Better understanding of gender differences in stroke risk, of the urgency of appropriate treatment and of post-stroke care may pinpoint ways to narrow the gender gap, the researchers concluded.

… why you should think twice about dietary supplements. If you’re one of the 80 percent of adults over 55 who takes dietary supplements, you may be unwittingly putting your health at risk in your quest for wellness.

Supplement use is increasing (for this population, it’s up from 74 percent in 2016), but some herbal or dietary supplements can interact with certain prescription drugs in a harmful way. Generally, the more prescriptions you take—and older adults commonly take multiple medications—the greater the risk for negative reactions between drugs, or between supplements and drugs.

Supplements are not regulated by the Food and Drug Administration and do not undergo the same rigorous, lengthy clinical trials as do prescription medications. For some products, there just isn’t enough proof that they work as advertised.

Many doctors don’t question patients about their use of herbal or mineral supplements, and patients may not think to mention it. This can cause problems. For example, fish oil has been touted as good for heart health, but if you’re also on the blood thinner warfarin, it can actually increase your risk for heart disease and may cause major bleeding. Glucosamine, marketed to help with joint pain, can interfere with insulin-regulating medications and anticoagulants. Echinacea, an immune system enhancer, can cause problems for those taking immunosuppressants.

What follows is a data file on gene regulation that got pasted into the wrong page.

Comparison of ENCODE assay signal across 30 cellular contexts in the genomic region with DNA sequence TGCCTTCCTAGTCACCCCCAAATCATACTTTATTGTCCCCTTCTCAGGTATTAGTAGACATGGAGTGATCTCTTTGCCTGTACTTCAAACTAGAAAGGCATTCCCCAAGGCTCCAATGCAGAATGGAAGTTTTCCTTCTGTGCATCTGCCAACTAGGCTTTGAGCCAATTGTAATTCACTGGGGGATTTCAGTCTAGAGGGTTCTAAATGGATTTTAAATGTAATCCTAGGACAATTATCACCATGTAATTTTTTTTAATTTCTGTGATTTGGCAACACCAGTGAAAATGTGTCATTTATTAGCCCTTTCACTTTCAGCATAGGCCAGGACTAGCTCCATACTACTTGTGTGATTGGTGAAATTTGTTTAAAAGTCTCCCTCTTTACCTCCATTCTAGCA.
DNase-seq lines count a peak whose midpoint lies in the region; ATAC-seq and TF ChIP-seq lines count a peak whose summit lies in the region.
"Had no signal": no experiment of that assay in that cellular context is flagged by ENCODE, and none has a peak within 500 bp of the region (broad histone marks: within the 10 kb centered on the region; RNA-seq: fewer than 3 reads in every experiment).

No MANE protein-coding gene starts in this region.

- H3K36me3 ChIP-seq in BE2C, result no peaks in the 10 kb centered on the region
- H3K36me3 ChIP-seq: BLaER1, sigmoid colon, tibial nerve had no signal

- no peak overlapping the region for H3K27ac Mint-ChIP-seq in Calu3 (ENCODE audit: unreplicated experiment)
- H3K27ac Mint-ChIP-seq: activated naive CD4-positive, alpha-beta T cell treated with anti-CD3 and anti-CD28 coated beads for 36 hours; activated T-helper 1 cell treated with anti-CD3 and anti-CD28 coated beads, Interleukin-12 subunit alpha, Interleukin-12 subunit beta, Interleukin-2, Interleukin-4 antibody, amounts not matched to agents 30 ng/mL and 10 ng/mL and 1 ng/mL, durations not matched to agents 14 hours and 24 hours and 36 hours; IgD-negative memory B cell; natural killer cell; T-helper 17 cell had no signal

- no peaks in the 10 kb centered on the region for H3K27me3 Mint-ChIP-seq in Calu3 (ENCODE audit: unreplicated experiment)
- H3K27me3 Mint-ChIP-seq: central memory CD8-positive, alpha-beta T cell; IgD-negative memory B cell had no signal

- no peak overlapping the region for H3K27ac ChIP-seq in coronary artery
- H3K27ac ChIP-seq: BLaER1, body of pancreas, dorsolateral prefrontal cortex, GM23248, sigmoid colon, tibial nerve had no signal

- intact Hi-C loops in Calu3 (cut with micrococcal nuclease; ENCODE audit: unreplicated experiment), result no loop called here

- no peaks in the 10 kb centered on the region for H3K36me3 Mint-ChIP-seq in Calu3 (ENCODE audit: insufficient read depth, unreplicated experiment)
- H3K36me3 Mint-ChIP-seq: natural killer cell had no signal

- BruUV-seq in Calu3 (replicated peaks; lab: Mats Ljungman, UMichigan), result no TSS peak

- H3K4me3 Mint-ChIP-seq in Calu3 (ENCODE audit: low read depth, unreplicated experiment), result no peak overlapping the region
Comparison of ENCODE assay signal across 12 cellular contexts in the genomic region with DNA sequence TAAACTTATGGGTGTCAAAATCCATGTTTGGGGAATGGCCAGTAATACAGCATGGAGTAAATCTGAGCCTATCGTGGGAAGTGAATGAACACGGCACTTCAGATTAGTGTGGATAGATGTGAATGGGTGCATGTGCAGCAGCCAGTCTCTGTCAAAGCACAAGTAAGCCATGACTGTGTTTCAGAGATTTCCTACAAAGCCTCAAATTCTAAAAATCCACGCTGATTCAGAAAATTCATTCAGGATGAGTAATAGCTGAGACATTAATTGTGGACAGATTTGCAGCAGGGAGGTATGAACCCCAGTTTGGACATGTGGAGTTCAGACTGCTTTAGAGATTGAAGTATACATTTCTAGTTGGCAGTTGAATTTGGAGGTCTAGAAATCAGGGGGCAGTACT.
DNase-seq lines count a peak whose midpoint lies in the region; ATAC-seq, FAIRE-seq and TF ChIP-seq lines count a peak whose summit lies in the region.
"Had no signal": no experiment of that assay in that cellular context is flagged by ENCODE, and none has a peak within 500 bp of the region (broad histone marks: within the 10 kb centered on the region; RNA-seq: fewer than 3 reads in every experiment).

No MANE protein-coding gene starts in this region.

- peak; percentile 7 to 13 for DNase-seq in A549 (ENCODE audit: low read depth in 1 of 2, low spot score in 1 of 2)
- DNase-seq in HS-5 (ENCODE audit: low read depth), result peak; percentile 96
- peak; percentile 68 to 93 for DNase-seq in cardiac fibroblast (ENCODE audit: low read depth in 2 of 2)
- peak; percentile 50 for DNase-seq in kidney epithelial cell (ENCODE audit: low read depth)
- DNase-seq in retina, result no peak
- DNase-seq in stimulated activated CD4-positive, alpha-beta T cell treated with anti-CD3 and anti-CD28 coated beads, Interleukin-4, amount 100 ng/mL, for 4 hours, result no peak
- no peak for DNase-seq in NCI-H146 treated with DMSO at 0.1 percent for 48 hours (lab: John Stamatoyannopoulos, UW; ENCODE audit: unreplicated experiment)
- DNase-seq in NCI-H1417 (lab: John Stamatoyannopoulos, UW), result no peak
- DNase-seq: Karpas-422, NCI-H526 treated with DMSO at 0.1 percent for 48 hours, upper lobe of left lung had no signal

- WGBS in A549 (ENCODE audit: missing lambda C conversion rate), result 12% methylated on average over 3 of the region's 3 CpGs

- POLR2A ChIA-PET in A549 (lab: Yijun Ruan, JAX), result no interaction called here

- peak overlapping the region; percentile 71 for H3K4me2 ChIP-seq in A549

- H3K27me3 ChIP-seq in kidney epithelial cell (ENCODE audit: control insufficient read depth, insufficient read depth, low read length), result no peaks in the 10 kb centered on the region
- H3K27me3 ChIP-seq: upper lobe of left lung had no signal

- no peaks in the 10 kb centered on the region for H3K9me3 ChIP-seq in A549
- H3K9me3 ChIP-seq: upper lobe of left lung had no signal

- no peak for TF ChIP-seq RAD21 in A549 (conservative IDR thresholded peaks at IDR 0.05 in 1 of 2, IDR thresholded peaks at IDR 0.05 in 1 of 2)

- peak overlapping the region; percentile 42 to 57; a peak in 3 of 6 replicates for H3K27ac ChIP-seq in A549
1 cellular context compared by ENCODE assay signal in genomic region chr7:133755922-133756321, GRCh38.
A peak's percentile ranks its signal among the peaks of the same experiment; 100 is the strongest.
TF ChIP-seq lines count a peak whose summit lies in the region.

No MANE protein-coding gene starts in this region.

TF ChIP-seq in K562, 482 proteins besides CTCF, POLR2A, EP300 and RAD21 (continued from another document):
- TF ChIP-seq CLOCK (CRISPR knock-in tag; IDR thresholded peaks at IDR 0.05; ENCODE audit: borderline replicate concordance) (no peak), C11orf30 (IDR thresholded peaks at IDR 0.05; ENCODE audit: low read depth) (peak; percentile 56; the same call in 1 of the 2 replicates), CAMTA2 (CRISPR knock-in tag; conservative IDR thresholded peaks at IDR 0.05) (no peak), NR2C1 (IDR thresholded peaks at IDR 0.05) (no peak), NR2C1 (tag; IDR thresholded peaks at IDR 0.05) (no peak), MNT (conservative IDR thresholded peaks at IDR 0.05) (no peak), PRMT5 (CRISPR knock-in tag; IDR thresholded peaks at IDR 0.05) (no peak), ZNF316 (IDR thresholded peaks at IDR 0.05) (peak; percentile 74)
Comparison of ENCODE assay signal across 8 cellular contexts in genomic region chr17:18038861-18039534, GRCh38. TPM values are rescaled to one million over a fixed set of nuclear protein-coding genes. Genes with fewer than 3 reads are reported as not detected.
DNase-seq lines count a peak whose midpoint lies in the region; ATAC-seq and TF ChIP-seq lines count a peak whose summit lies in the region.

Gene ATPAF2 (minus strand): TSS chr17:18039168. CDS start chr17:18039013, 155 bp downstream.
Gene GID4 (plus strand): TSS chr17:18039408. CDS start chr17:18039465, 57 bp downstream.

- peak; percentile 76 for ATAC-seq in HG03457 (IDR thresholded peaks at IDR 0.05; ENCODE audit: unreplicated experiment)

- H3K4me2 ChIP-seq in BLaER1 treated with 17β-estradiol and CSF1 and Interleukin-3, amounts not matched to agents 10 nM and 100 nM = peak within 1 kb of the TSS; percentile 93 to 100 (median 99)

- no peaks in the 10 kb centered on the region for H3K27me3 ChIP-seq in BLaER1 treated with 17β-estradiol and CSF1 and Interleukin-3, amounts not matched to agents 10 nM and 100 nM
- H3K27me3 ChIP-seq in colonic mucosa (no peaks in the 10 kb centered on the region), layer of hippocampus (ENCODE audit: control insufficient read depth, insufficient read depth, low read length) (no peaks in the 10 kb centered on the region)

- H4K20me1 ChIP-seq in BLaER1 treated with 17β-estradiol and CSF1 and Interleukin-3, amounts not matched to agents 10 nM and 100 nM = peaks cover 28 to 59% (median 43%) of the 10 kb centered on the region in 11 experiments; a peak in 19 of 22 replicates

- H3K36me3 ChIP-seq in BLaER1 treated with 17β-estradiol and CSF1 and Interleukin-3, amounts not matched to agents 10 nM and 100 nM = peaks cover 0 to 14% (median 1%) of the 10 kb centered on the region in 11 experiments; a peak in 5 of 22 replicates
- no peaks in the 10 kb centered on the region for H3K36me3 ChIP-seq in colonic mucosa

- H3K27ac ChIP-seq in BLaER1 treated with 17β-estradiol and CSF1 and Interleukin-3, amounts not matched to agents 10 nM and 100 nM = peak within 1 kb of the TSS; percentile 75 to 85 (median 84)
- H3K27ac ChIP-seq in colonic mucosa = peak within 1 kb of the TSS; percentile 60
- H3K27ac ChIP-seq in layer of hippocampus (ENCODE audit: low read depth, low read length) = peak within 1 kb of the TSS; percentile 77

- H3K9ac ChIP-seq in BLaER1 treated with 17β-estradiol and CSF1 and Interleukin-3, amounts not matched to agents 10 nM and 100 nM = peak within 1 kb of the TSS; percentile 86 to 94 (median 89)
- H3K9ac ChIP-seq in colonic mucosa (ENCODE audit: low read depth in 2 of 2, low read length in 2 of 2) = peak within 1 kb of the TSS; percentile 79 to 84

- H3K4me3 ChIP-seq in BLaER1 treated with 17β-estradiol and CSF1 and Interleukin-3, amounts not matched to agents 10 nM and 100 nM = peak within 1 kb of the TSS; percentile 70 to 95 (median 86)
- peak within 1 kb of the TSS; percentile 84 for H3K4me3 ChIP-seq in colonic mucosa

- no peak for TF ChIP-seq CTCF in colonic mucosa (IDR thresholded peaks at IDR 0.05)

And while sales of memory-booster supplements have nearly doubled in the past decade, they also should be used with caution. Numerous, large, clinical trials have been unable to determine that they actually do what they claim. One of the most popular herbs for memory improvement, ginkgo biloba, interferes with medications like warfarin and can cause spontaneous bleeding in people who also take aspirin or other pain relievers.

Of course, many supplements can be beneficial, even when used along with prescription medications. Vitamin D and calcium have long been recommended for better bone health. Vitamin B12 may be necessary for those who can’t get enough from food. Before taking any supplement, over-the-counter drug or herbal remedy, check with your doctor to make sure it won’t negatively interact with any other medications you’re already using.

Freelance journalist Liz Seegert has been writing about health for nearly 30 years. Her work has appeared in Consumer Reports and Kaiser Health News, on the AARP and New America Media websites and on WBAI-FM/Pacifica Radio. She covers aging for the Association of Health Care Journalists. A native of Queens, NY, she loves to walk with her rescue dog, Duke. You can follow Liz on Twitter: @lseegert.